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For more than 10 years MURR has had triple representation at the SNM annual meeting—as researchers presenting results from our programs and absorbing findings from other institutions; as educators presenting courses for continuing education credit; and as exhibitors engaging researchers and industry with information about our products and services. Both of our groups network and nurture collaborative relationships to keep MURR programs viable and innovative.
MU Radiopharmaceutical Sciences Institute (RSI) researchers pulled a one-two punch in the Oncology: Basic, Translational and Therapy Track.The RSI serves as a catalyst for development of world-class interdisciplinary research and educational programs at MU. Its faculty have home departments in the School of Medicine, College of Veterinary Medicine, College of Arts and Science, College of Engineering, MURR and the Harry S. Truman Memorial Veterans' Hospital (HSTMVH, Columbia, MO).
First Place went to research on “Combination Lu-177 BB2r antagonist/chemotherapy control of prostate cancer: A preclinical evaluation,” presented by MU's Lindsay L. Donnelly, Tammy Rold, Kelsey Richmond, Ashley Szczodroski, Gary Sieckman, Shadi Haddadin and Timothy Hoffman. This work was 100% funded by the HSTMVH.
Second place was awarded to “In Vivo Evaluation of Gum Arabic Stabilized Gold-199 Nanoparticles in Normal Dogs,” co-authored by Cathy Cutler, Jimmy Lattimer, James Kelsey, Maryna Kuchuk, Kattesh Katti, Raghuraman Kannan, Anandhi Upendran and Wynn Volkert.
Cathy Cutler served as organizer and moderator for several of the sessions, and Alan Ketring gave an invited presentation in the Continuing Education Symposium on Radionuclide Production and Distribution, entitled, “Novel Reactor Produced Radionuclides for Imaging and Therapy.” Wynn Volkert presented the SNM Radiopharmaceutical Sciences Council (RPSC) Summary Session.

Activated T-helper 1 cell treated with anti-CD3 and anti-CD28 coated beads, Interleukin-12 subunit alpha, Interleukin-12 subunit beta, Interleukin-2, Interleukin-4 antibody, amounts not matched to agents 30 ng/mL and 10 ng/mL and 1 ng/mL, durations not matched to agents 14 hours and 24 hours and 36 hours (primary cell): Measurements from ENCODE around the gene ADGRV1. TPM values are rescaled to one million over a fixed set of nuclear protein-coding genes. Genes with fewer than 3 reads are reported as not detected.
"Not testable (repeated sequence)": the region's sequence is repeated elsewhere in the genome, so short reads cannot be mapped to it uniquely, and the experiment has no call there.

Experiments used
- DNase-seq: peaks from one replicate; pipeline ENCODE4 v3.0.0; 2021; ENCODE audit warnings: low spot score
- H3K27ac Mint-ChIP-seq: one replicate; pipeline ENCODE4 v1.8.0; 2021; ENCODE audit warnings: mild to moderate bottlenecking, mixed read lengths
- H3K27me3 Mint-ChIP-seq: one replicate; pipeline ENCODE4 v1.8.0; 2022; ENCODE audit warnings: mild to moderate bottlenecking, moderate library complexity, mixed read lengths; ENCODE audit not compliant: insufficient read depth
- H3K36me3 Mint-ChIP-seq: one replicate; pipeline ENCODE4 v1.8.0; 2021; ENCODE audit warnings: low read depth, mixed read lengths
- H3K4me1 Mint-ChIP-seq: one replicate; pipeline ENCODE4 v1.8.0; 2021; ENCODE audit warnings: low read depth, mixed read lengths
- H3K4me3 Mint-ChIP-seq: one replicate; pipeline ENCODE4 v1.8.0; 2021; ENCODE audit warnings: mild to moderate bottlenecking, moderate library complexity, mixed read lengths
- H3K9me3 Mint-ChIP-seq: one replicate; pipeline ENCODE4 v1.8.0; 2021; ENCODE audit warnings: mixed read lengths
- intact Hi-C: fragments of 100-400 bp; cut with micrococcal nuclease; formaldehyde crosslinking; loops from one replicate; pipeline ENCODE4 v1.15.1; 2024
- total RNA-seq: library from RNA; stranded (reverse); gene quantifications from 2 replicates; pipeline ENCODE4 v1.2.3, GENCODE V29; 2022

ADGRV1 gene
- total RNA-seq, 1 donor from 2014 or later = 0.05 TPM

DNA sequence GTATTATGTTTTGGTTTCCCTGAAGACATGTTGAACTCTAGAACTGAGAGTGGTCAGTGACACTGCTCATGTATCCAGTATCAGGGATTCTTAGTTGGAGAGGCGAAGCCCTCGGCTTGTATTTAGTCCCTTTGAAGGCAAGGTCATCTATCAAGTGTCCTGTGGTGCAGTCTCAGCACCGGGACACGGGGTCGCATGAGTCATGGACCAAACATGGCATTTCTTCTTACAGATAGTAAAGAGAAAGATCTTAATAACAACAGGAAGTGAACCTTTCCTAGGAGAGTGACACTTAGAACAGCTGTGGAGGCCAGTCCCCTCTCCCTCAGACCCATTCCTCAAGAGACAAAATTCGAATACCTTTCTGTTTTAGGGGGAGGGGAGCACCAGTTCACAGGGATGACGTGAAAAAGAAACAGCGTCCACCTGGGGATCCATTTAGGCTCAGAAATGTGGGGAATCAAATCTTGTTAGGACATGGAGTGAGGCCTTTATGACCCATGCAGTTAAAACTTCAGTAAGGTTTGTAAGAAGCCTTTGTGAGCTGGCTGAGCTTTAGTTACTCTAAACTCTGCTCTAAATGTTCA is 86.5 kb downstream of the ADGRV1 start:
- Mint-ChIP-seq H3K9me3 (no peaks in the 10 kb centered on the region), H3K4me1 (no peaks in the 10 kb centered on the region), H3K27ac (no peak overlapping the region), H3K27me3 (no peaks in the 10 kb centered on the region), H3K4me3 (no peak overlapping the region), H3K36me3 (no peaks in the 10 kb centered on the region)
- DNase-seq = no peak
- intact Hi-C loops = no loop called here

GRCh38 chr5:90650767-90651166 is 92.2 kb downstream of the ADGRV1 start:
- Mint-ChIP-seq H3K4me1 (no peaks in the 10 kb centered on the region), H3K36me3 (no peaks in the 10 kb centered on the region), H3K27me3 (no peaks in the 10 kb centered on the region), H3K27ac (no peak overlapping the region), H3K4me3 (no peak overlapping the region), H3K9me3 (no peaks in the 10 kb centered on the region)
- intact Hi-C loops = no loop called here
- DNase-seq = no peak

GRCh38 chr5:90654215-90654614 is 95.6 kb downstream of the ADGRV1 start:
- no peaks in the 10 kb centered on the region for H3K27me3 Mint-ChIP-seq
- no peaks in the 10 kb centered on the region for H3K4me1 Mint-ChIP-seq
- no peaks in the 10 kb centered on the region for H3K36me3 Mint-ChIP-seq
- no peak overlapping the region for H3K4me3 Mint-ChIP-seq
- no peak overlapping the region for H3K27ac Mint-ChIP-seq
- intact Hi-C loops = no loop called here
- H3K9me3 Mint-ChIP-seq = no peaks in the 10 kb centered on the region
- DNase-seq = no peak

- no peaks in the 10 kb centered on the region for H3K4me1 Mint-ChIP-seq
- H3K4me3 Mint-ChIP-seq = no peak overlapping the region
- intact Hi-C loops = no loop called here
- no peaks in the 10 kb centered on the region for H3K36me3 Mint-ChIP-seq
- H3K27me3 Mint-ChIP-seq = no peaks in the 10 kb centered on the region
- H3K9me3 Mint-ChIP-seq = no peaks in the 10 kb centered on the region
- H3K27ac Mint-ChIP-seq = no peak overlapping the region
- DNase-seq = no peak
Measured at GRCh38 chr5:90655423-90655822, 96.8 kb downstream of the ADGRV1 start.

To dine on the bounty of the sea or not to dine, that is the question.
As with many modern-day dietary choices, there has been controversy over the risks and benefits of fish consumption by adults. On the one hand, fish has been shown to have a beneficial effect, being inversely associated with the risk of coronary heart disease (CHD)—especially fatal CHD—and with ischemic stroke, which occurs because of an obstruction within a blood vessel that supplies blood to the brain.
On the downside, certain fish are the major carriers of methylmercury, a neurotoxin that forms in aquatic systems and accumulates in organisms up through the food chain, from bacteria, to plankton, to fish, and eventually to humans. Because "chronic, low-level methymercury exposure appears to cause subtle but measurable neurodevelopmental delay in infants, …it is recommended that women of childbearing age, pregnant or nursing mothers, and infants and young children eat no more than two servings of fish per week and also limit their intake of selected species of fish that are especially high in methylmercury content. In adults… the main health concern is potential cardiovascular toxicity, as suggested by results of experiments in animals and limited studies in humans."
Neutron activation analysis (NAA) is a highly sensitive and precise, nondestructive technique for analyzing the chemical composition of samples, including toenail clippings. Human toenails are an established biomarker for arsenic, selenium, manganese, mercury and other trace elements. For more than three decades, researchers at MURR® have collaborated with numerous epidemiology groups in the US to understand the role various elements play in health and disease. With funding from the National Institute of Environmental Health Sciences, the National Heart, Lung and Blood Institute and the National Cancer Institute, a multidisciplinary team of researchers recently analyzed stored toenail specimens from a cohort of more than 173,000 US adults (30% male; 70% female). Incident cases of CHD and stroke were identified in 3427 participants and matched to controls according to age, sex, race and smoking status, and their nails assessed by neutron activation analysis (NAA) at MURR® for mercury and selenium.
The team "found no evidence of any clinically relevant adverse effects of mercury exposure on coronary heart disease, stroke, or total cardiovascular disease in US adults at the exposure levels seen" in the study.
Jane McElroy's work with cadmium is featured in the Fall 2010 issue of Illumination.
Everyone agrees that cadmium, a ubiquitous industrial metal, is toxic.
But might women be particularly vulnerable?
Jane McElroy is determined to discover answers.
Dr. J. David Robertson, Associate Director for Research at MURR discusses how MURR is Advancing Missouri.